iTWirewrote previously about the new Covr 2202 units. This is the review promised in that initial announcement.
TL;DR – this is a very flexible very fast Wi-Fi solution. Highly recommended.
In the box
Unpacking, there are two Covr units in the shipping box, one of which has a red sticker “Covr Point A” (this is important). There will be two wall-warts (one for each Covr unit), a RJ-45 ethernet cable and a “Quick Install Card.”
First (minor) problem – the wall-warts are constructed sideways – they take up too much space to share adjacent sockets on a power-board. Yes, a minor irritation, but you’d think manufacturers would know the size and shape of an Australian power socket by now!
The “Quick Install Card” contains just two useful things. An invitation to go to the App Store or Google Play to download “D-Link Wi-Fi” and a QR code with a clear hint that it will be accessed via the app.
Despite this, once iTWire gained access to the online user manual , it was clear that configuration could be performed via an ethernet-connected web browser. This review was written based on a setup using the App. Note that WPS is also supported, but was not used in this instance.
Once the App is installed and running, the user is invited to select ‘install new device,’ and then scan the QR code on the Quick Install Card (this QR is also on a sticker on the base of both Covr units). The QR code provides the name of the network access point and the initial password.
The device labelled ‘Covr Point A’ should be connected to an existing broadband modem using the provided RJ45 cable. The “A” unit is the primary device while the other is the slave. The instructions insist that the broadband modem be switched off while making the connection – in the review situation, the Covr was connected to the existing WiFi / ethernet router and no power cycle was required.
Plug in the wall wart and connect to the Covr unit and depress the very small power switch in the recess under the Covr (iTWire didn’t find this switch for a while – the next steps took a while to complete!!)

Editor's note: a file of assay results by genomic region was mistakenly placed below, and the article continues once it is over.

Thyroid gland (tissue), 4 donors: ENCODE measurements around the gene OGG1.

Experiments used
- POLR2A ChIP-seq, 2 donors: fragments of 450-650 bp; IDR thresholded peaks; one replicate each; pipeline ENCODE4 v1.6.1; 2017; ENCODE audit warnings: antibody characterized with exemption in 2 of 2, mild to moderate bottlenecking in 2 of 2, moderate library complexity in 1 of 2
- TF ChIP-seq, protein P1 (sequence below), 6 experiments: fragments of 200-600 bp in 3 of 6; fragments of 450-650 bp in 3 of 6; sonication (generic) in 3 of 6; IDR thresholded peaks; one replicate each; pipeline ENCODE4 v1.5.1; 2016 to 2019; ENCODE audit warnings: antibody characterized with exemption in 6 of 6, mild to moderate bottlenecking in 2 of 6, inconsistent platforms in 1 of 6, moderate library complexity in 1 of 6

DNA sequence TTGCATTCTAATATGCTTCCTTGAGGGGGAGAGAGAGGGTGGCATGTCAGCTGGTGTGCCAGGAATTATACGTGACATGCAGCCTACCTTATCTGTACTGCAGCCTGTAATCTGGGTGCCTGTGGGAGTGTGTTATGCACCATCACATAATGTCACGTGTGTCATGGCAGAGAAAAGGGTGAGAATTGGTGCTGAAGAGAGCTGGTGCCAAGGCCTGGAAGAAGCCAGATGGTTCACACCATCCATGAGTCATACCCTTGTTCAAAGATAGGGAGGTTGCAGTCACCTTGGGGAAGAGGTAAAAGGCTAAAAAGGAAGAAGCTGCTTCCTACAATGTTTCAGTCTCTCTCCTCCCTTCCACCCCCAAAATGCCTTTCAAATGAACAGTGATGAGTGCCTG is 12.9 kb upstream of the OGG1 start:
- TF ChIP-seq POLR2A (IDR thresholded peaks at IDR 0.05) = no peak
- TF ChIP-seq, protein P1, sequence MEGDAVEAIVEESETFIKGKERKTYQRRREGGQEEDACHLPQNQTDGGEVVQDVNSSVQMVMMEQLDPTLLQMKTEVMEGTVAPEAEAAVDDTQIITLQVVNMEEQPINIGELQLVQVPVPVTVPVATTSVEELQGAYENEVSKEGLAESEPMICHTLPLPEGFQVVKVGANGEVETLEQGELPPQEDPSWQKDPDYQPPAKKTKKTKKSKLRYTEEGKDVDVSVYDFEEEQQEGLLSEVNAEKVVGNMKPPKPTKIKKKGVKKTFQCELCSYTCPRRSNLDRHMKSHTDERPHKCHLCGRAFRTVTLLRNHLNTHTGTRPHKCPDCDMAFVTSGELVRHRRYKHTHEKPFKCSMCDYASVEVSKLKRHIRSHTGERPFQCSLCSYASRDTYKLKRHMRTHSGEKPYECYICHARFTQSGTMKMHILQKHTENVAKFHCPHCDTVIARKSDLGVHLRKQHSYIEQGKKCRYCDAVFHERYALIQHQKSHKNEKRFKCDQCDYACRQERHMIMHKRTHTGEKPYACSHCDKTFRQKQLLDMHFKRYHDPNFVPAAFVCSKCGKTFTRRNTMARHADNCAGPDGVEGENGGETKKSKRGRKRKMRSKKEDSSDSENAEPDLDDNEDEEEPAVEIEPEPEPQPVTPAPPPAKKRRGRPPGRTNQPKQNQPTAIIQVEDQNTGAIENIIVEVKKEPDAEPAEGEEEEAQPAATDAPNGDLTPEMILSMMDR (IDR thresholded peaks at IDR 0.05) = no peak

The Covr unit will startup – this takes perhaps a minute. If necessary (connecting to an ADSL service for instance), the device will need to establish a PPPoE connection. This was not necessary in our situation.
A couple of times we were warned that there was a communication conflict between the phone’s 4G and Wi-Fi connections – it was suggested we temporarily disable 4G – this addressed the problem.
At this point, the user is invited to create their own SSID and password – it’s refreshing to have this option provided, so many systems make this a difficult option. You are also expected to create an Admin password which would be used for the web advanced configuration screens.
Finally, the second Covr unit should be located at some distance, plugged in to power and turned on. When active and properly paired, the main light will change from blinking orange to solid white.
Configuration is complete.
Unlike using a range extender, the Covr units (it is possible to create a mesh with up to 4 Covrs) appear as a single Wi-Fi with a single SSID and password. Further, users may configure a guest SSID and password to permit temporary access – it is a very easy step to disable this when not required.
Many of the advanced features are accessible only via the web interface, but from the App it is possible to make simple changes such as setting up an access schedule (unfortunately this appears to be a global setting and cannot be configured for individual devices – kicking the kids off in mid-evening would be very useful!), rebooting or resetting to factory settings, modifying timezone and the admin access password, and similar functions.
Via the web interface such features as IP address configuration (for v4 and v6), DHCP and QoS services may be configured. Further, there is an integrated Firewall that will manage most basic security tasks. In addition, the Covr supports both whitelisting and blacklisting of web sites and Port Forwarding.
There are many other features – the User Guide covers them in some detail.
The current home Internet access is via a 100M NBN connection. Prior to installing the Covr units, the household made use of a Wi-Fi router provided by Optus and a Range Extender (bought cheaply at a discount computer retailer). At the location this review was written, the Range Extender offered a stronger signal.
The following table shows performance ratings. All tests were performed with a laptop connected via the method in the first column, using speedtest.net (with a connection to a server locally in Melbourne). Each value is an average of 10 tests and is expressed in Mbps.
|Optus Mobile phone (4G connection)||13.5||14.4|
|Fixed ethernet connection||94.0||38.2|
Note that a couple of the Covr tests were significantly slower – it might be assumed that someone else in the house was using the connection. With those values removed, the download speed for the Covr was identical to the fixed ethernet connection.
This is an amazingly fast Wi-Fi connection. The promotional material speaks of a broad signal bandwidth (a Wi-Fi signal analyser demonstrated this very clearly). In addition, D-link claims a high-speed backhaul connection. All of this is very visible in the statistics shown above.
The initial 2-unit package retails for $499.95 and is well worth the money.